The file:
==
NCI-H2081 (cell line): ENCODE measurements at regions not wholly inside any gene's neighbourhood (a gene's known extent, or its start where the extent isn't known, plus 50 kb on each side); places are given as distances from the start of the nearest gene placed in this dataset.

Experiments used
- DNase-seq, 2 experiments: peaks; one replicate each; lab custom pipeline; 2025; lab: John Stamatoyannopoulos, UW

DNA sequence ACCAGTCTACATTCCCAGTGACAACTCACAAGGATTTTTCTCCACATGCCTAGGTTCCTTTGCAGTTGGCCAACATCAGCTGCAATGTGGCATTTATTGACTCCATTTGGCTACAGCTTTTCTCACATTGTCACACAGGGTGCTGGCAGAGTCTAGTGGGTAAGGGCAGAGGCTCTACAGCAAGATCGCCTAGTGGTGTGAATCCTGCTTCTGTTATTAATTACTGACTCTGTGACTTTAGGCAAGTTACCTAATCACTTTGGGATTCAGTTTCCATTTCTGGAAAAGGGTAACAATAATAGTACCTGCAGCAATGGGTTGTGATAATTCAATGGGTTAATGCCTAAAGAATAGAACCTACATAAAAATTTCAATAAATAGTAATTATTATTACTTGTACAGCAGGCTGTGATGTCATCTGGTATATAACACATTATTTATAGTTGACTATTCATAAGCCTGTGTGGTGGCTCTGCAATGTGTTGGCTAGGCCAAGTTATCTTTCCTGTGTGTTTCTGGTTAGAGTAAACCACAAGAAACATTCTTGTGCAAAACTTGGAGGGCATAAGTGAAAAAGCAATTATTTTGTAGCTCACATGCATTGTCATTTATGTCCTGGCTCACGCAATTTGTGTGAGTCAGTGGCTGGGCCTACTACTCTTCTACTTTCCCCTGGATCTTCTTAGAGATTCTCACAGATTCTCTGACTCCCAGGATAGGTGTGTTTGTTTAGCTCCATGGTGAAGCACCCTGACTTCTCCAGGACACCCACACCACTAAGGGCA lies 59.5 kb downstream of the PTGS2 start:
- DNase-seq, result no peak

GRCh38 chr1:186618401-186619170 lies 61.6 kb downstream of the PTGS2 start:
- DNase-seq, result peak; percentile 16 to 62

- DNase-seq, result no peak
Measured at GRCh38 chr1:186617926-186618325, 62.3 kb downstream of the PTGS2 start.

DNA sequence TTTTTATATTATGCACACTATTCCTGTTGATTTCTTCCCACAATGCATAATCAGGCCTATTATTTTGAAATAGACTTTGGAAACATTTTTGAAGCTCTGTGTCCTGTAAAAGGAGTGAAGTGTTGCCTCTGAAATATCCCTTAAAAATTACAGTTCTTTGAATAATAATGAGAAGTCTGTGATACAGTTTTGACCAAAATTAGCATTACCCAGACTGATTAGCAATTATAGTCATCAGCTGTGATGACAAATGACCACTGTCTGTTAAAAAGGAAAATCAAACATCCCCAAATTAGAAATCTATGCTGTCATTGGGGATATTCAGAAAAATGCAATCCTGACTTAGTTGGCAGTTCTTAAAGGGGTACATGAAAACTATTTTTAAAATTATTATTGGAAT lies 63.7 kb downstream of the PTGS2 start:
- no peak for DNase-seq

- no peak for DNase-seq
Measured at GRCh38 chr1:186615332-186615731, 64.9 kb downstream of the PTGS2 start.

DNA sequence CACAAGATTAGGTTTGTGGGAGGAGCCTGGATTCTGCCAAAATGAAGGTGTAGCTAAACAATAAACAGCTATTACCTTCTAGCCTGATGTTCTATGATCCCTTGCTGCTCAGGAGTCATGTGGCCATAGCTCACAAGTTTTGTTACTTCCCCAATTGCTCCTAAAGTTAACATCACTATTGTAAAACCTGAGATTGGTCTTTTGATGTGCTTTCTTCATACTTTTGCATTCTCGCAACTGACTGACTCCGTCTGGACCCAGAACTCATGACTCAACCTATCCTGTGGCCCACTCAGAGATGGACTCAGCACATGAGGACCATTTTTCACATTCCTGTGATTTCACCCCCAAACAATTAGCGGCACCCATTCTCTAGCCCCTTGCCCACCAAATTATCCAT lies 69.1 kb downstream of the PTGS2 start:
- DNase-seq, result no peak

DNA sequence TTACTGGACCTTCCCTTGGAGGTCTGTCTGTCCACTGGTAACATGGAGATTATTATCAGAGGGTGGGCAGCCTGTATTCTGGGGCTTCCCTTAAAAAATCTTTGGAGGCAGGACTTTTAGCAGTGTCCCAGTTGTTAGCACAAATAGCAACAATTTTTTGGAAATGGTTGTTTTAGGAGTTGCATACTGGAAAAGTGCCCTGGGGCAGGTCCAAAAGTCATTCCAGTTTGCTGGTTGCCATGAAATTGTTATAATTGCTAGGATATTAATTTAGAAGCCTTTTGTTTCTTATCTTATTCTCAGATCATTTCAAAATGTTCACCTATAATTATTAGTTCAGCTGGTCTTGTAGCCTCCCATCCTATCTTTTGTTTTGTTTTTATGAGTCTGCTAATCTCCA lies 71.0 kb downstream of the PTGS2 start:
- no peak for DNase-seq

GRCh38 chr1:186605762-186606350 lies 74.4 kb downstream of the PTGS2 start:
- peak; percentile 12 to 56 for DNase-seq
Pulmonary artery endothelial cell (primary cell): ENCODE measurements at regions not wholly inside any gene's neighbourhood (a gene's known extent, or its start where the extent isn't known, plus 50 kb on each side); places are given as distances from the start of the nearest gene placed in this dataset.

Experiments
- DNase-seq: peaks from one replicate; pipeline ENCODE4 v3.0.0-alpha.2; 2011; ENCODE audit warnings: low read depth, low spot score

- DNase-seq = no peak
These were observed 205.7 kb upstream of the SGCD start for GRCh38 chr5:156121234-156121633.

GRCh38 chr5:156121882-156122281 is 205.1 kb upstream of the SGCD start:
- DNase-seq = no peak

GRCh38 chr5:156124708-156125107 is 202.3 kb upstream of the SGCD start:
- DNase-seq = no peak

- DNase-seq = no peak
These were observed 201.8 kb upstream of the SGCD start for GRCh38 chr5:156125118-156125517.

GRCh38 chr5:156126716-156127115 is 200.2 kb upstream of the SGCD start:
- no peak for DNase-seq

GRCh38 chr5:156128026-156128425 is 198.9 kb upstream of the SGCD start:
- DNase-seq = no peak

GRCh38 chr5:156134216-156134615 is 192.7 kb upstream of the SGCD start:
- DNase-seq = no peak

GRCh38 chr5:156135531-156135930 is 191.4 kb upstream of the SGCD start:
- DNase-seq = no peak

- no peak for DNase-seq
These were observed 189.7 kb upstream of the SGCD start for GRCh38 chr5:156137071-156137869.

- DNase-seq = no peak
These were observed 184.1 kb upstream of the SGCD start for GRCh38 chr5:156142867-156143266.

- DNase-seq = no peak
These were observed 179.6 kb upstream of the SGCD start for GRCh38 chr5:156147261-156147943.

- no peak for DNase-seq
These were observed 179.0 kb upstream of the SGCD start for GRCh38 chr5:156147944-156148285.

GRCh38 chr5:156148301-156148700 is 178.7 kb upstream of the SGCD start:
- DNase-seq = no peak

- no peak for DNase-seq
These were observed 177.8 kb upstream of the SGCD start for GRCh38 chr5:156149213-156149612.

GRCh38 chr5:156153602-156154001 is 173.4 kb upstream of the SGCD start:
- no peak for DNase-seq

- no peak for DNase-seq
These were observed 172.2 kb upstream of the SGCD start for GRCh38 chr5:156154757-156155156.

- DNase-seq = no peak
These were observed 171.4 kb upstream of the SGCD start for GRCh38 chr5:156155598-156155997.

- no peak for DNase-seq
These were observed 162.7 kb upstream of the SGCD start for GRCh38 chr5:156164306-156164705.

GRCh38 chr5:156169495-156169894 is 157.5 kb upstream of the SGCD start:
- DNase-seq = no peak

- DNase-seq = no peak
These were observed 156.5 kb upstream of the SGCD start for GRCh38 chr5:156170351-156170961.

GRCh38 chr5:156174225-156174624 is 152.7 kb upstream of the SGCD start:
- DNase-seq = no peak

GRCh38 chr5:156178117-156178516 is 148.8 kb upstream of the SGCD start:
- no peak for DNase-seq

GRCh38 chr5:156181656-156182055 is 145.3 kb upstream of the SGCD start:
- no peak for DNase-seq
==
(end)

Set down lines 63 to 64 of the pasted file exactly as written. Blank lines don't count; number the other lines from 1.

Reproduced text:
GRCh38 chr5:156174225-156174624 is 152.7 kb upstream of the SGCD start:
- DNase-seq = no peak